TROCHILUS
I an certain he will be angry. However, I will wake him to please you.

PISTHETAERUS
You cursed brute! why, I am almost dead with terror!

EUELPIDES
Oh! my god! 'twas sheer fear that made me lose my jay.

PISTHETAERUS
Ah! you great coward! were you so frightened that you let go your jay?

EUELPIDES
And did you not lose your crow, when you fell sprawling on the ground? Pray tell me that.

PISTHETAERUS
No, no.

EUELPIDES
Where is it, then?

PISTHETAERUS
It has flown away.

EUELPIDES
Then you did not let it go? Oh! you brave fellow!

EPOPS
Open the forest,[1] that I may go out!

[1] No doubt there was some scenery to represent a forest. Besides, there is a pun intended. The words answering for 'forests' and 'door' in Greek only differ slightly in sound.

EUELPIDES
By Heracles! what a creature! what plumage! What means this triple crest?

EPOPS
Who wants me?

EUELPIDES
The twelve great gods have used you ill, meseems.

EPOPS
Are you chaffing me about my feathers? I have been a man, strangers.

EUELPIDES
'Tis not you we are jeering at.

EPOPS
At what, then?

EUELPIDES
Why, 'tis your beak that looks so odd to us.

EPOPS
This is how Sophocles outrages me in his tragedies. Know, I once was Tereus.[1]

[1] Sophocles had written a tragedy about Tereus, in which, no doubt, the king finally appears as a hoopoe.

EUELPIDES
You were Tereus, and what are you now? a bird or a peacock?[1]

[1] One would expect the question to be "bird or man." --Are you a peacock? The hoopoe resembles the peacock inasmuch as both have crests.

EPOPS
I am a bird.

EUELPIDES
Then where are your feathers? For I don't see them.

EPOPS
They have fallen off.

EUELPIDES
Through illness?

EPOPS
No. All birds moult their feathers, you know, every winter, and others grow in their place. But tell me, who are you?

EUELPIDES
We? We are mortals.

EPOPS
From what country?

EUELPIDES
From the land of the beautiful galleys.[1]

[1] Athens.

EPOPS
Are you dicasts?[1]

[1] The Athenians were madly addicted to lawsuits. (See 'The Wasps.')

EUELPIDES
No, if anything, we are anti-dicasts.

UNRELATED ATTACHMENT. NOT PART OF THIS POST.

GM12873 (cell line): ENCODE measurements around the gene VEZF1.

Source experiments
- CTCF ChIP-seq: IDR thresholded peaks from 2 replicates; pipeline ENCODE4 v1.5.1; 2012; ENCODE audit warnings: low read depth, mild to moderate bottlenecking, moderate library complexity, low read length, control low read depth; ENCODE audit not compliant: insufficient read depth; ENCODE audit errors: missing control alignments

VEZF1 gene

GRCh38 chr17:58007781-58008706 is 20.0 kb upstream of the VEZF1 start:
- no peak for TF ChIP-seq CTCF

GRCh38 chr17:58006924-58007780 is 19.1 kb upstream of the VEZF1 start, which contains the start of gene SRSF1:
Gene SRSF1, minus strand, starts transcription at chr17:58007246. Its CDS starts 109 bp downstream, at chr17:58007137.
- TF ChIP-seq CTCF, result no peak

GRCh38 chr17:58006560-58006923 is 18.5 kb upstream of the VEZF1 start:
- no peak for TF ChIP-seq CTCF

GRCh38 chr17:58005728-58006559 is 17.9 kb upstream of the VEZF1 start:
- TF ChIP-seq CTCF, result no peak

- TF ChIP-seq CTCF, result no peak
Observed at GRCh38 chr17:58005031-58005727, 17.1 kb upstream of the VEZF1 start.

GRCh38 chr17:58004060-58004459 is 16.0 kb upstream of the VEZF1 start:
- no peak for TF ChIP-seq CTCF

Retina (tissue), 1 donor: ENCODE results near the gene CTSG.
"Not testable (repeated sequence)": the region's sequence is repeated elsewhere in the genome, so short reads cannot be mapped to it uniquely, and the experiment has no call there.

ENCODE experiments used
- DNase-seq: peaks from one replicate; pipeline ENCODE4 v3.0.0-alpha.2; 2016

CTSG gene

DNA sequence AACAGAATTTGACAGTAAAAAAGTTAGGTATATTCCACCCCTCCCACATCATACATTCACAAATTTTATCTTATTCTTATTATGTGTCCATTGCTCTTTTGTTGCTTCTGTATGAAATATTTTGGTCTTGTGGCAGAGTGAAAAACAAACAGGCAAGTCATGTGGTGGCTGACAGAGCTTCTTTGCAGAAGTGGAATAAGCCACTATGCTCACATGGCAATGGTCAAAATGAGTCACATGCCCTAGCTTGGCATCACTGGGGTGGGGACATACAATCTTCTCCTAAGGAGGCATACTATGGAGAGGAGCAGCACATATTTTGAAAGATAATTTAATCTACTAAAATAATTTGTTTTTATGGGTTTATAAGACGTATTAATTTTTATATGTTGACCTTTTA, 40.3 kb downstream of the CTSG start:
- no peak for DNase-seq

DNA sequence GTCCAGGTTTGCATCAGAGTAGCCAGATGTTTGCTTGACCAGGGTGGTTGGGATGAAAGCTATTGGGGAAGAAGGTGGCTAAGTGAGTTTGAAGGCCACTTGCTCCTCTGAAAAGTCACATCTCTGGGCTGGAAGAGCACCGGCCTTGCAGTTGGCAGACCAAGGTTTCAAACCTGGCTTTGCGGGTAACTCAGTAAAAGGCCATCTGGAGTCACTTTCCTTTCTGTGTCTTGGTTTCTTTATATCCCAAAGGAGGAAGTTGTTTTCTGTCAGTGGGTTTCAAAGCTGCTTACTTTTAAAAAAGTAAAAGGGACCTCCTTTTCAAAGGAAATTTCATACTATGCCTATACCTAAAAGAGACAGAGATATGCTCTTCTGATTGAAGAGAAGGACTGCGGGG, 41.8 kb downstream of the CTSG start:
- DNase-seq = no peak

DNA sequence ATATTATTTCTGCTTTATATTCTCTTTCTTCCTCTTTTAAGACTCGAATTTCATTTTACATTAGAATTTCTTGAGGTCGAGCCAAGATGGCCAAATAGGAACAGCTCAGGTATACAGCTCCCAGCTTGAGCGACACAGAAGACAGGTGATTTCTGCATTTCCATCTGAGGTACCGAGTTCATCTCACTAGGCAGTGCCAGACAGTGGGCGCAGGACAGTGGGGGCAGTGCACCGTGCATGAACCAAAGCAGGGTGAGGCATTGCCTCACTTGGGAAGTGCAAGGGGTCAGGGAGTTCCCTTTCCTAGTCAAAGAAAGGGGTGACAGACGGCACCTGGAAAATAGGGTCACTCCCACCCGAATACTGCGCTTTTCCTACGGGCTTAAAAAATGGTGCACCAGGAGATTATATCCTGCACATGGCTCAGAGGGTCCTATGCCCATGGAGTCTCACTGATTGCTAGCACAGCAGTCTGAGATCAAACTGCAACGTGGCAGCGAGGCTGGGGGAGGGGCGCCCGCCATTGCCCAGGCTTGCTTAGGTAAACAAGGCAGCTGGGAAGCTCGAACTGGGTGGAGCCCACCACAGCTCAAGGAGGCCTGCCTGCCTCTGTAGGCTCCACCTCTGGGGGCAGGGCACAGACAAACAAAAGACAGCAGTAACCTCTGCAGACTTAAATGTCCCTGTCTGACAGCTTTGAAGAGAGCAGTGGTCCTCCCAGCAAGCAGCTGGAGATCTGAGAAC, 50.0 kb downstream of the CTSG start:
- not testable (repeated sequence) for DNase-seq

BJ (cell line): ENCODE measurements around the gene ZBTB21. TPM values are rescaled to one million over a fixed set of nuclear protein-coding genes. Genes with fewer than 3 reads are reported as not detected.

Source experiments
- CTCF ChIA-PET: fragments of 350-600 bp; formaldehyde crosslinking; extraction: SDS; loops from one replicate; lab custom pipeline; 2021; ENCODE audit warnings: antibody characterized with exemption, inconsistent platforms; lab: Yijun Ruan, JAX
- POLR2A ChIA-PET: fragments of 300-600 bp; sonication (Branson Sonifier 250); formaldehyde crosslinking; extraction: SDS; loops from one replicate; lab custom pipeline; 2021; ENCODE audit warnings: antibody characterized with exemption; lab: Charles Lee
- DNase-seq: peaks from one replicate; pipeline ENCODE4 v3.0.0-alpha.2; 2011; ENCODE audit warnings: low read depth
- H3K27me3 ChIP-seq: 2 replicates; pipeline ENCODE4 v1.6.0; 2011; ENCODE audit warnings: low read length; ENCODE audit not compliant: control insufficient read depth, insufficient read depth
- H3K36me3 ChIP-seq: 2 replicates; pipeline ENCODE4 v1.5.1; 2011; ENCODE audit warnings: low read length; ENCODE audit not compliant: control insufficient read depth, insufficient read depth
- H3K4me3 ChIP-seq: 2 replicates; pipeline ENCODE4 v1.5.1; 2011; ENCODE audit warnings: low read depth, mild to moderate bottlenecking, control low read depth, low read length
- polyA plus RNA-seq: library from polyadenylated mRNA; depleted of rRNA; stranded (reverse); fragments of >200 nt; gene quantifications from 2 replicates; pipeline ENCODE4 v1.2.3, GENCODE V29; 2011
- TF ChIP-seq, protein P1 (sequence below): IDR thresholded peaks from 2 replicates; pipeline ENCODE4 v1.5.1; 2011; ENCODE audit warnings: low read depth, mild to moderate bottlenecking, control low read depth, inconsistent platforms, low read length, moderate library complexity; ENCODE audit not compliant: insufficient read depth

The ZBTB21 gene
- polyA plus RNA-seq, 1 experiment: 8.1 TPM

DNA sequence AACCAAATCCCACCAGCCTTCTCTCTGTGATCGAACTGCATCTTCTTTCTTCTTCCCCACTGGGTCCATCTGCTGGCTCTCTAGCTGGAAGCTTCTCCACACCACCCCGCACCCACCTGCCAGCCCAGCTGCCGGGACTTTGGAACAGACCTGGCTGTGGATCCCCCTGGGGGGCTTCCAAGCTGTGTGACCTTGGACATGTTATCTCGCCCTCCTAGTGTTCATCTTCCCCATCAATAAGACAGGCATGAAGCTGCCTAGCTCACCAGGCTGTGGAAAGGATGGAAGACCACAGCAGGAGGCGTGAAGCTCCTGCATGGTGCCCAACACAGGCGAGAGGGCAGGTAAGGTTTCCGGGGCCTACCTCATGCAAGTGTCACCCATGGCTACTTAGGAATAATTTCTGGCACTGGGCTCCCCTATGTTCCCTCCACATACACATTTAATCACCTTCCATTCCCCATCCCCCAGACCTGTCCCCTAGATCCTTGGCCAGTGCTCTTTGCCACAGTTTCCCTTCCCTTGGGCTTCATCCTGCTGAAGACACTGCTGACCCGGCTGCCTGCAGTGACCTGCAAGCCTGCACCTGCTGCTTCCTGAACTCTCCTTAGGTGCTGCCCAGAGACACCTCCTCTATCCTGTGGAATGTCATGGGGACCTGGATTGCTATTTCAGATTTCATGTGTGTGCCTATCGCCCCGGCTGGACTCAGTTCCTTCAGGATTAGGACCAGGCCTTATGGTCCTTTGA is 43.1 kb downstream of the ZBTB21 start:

EPOPS
Is that kind of seed sown among you?[1]

[1] As much as to say, 'Then you have such things as anti-dicasts?' And Euelpides practically replaces, 'Very few.'

EUELPIDES
You have to look hard to find even a little in our fields.

EPOPS
What brings you here?

EUELPIDES
We wish to pay you a visit.

EPOPS
What for?

EUELPIDES
Because you formerly were a man, like we are, formerly you had debts, as we have, formerly you did not want to pay them, like ourselves; furthermore, being turned into a bird, you have when flying seen all lands and seas. Thus you have all human knowledge as well as that of birds. And hence we have come to you to beg you to direct us to some cosy town, in which one can repose as if on thick coverlets.

EPOPS
And are you looking for a greater city than Athens?

EUELPIDES
No, not a greater, but one more pleasant to dwell in.

EPOPS
Then you are looking for an aristocratic country.

EUELPIDES
I? Not at all! I hold the son of Scellias in horror.[1]

[1] His name was Aristocrates; he was a general and commanded a fleet sent in aid of Corcyra.

EPOPS
But, after all, what sort of city would please you best?

EUELPIDES
A place where the following would be the most important business transacted. --Some friend would come knocking at the door quite early in the morning saying, "By Olympian Zeus, be at my house early, as soon as you have bathed, and bring your children too. I am giving a nuptial feast, so don't fail, or else don't cross my threshold when I am in distress."

EPOPS
Ah! that's what may be called being fond of hardships! And what say you?

PISTHETAERUS
My tastes are similar.

EPOPS
And they are?

PISTHETAERUS
I want a town where the father of a handsome lad will stop in the street and say to me reproachfully as if I had failed him, "Ah! Is this well done, Stilbonides! You met my son coming from the bath after the gymnasium and you neither spoke to him, nor embraced him, nor took him with you, nor ever once twitched his parts. Would anyone call you an old friend of mine?"

EPOPS
Ah! wag, I see you are fond of suffering. But there is a city of delights, such as you want. 'Tis on the Red Sea.